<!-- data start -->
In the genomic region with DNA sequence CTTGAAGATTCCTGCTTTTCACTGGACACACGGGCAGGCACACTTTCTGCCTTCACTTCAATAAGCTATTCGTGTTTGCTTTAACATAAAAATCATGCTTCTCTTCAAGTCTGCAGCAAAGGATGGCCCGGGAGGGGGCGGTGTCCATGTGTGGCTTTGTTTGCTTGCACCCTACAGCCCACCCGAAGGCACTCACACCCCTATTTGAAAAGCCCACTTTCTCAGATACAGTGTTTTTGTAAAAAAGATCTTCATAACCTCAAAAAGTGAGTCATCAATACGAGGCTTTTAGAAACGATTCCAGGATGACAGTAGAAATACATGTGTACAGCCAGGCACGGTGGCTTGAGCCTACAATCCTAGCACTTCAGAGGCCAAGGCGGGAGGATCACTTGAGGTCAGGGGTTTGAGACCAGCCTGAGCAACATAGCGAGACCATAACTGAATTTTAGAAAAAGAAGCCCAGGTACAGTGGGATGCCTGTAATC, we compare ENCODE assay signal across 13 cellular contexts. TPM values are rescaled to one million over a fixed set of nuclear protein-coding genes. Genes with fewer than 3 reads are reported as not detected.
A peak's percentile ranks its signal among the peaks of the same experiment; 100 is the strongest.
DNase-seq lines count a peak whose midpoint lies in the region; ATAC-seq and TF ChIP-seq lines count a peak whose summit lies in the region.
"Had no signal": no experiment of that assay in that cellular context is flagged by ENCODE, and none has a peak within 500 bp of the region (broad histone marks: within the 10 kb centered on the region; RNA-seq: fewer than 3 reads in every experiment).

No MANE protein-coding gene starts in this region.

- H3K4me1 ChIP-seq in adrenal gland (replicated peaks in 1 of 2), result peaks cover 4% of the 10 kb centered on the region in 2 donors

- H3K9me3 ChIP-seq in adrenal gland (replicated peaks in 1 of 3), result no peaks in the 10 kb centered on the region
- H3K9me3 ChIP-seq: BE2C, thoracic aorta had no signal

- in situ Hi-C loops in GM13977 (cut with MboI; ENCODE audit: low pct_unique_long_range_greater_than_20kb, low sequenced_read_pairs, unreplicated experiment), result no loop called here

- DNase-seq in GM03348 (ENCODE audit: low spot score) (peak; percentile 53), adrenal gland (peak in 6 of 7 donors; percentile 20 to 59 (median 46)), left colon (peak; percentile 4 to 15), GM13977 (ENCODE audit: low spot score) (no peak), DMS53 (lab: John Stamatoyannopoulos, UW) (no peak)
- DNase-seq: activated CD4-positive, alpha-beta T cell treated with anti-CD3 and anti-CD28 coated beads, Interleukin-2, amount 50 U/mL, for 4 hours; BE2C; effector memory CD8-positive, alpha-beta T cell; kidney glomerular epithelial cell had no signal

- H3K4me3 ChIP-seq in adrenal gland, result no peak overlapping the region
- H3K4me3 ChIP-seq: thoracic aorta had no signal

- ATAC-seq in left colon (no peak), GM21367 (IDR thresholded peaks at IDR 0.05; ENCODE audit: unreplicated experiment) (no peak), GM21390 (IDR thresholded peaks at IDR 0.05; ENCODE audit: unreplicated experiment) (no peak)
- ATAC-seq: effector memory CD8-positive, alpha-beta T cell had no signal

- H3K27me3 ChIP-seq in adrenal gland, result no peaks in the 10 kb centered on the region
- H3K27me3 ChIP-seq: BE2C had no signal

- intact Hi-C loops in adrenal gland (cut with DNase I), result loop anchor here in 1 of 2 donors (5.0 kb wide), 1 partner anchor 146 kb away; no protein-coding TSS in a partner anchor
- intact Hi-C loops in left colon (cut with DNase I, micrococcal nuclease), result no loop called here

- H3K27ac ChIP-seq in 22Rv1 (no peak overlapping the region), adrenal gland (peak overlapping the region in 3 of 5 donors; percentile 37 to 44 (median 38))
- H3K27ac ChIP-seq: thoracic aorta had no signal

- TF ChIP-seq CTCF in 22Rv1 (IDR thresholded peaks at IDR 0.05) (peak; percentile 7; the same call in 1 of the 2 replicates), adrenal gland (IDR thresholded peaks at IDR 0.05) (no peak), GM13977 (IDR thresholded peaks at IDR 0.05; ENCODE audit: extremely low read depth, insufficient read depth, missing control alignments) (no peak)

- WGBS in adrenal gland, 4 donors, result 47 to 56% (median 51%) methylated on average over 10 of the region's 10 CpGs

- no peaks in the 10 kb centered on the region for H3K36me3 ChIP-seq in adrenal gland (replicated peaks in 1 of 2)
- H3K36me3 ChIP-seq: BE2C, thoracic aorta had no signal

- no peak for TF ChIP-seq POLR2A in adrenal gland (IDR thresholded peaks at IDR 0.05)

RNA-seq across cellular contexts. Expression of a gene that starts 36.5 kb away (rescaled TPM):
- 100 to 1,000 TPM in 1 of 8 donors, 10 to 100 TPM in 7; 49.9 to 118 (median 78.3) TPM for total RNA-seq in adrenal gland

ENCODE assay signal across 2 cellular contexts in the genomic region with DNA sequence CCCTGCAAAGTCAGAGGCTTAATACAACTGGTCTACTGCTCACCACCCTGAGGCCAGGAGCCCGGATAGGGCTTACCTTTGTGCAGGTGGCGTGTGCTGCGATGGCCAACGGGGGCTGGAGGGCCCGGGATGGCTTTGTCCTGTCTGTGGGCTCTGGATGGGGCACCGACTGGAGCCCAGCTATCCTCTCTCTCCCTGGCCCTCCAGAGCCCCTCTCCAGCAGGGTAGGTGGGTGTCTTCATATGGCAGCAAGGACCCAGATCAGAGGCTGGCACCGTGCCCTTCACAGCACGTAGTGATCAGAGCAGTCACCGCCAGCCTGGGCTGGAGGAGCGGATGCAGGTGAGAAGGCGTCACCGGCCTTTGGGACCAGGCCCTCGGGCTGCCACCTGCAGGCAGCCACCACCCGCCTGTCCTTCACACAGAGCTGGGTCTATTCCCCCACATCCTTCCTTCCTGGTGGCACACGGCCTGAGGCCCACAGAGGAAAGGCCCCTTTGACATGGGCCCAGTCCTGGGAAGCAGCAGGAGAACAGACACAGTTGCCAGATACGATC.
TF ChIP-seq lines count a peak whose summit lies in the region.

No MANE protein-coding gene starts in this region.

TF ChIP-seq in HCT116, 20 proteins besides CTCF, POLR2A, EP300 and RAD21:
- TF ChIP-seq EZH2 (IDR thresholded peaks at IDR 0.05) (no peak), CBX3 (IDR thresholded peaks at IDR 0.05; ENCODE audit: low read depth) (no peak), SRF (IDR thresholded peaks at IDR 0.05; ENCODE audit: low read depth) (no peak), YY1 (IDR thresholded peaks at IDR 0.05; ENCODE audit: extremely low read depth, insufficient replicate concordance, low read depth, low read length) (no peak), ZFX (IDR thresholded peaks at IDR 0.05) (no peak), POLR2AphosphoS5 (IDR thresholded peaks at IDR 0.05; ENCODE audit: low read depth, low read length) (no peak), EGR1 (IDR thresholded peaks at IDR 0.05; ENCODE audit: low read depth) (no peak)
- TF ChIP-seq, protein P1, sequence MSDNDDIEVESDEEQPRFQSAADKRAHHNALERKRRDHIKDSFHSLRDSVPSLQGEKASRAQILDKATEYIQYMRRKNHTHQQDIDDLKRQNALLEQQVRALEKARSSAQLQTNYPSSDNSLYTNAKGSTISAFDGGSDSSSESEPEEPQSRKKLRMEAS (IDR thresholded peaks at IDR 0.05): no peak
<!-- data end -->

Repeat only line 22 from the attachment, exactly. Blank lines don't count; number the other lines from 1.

- TF ChIP-seq CTCF in 22Rv1 (IDR thresholded peaks at IDR 0.05) (peak; percentile 7; the same call in 1 of the 2 replicates), adrenal gland (IDR thresholded peaks at IDR 0.05) (no peak), GM13977 (IDR thresholded peaks at IDR 0.05; ENCODE audit: extremely low read depth, insufficient read depth, missing control alignments) (no peak)